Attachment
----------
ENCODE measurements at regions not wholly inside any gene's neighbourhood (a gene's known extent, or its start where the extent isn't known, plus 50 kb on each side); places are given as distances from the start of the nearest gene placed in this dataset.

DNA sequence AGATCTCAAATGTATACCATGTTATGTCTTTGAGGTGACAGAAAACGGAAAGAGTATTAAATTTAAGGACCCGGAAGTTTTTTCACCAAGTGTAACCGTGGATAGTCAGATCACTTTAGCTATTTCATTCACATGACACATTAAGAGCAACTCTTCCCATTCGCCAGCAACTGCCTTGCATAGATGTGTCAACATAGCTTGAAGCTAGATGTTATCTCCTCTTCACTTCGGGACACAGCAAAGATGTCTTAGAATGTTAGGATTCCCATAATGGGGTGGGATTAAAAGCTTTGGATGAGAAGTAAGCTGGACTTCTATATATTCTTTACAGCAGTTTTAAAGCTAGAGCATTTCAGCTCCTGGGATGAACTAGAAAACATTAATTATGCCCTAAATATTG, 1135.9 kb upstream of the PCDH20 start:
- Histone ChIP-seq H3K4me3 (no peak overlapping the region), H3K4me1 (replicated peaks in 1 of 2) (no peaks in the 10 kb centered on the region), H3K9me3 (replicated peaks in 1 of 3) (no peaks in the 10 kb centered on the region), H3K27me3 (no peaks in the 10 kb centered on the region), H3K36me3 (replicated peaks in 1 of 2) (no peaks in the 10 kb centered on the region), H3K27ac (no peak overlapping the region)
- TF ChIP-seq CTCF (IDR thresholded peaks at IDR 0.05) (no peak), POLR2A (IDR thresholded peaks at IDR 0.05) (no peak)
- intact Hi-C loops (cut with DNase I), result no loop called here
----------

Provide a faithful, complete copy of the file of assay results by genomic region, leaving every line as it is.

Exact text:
ENCODE measurements at regions not wholly inside any gene's neighbourhood (a gene's known extent, or its start where the extent isn't known, plus 50 kb on each side); places are given as distances from the start of the nearest gene placed in this dataset.

DNA sequence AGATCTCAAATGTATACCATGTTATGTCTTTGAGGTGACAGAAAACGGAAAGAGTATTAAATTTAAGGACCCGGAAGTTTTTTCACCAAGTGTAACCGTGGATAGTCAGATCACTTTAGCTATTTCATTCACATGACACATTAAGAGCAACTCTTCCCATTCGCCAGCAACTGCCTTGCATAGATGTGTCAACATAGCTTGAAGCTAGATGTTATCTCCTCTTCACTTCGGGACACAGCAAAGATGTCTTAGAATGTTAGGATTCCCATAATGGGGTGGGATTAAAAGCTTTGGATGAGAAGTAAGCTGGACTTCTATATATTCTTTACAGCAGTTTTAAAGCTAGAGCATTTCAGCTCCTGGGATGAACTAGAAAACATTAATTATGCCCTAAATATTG, 1135.9 kb upstream of the PCDH20 start:
- Histone ChIP-seq H3K4me3 (no peak overlapping the region), H3K4me1 (replicated peaks in 1 of 2) (no peaks in the 10 kb centered on the region), H3K9me3 (replicated peaks in 1 of 3) (no peaks in the 10 kb centered on the region), H3K27me3 (no peaks in the 10 kb centered on the region), H3K36me3 (replicated peaks in 1 of 2) (no peaks in the 10 kb centered on the region), H3K27ac (no peak overlapping the region)
- TF ChIP-seq CTCF (IDR thresholded peaks at IDR 0.05) (no peak), POLR2A (IDR thresholded peaks at IDR 0.05) (no peak)
- intact Hi-C loops (cut with DNase I), result no loop called here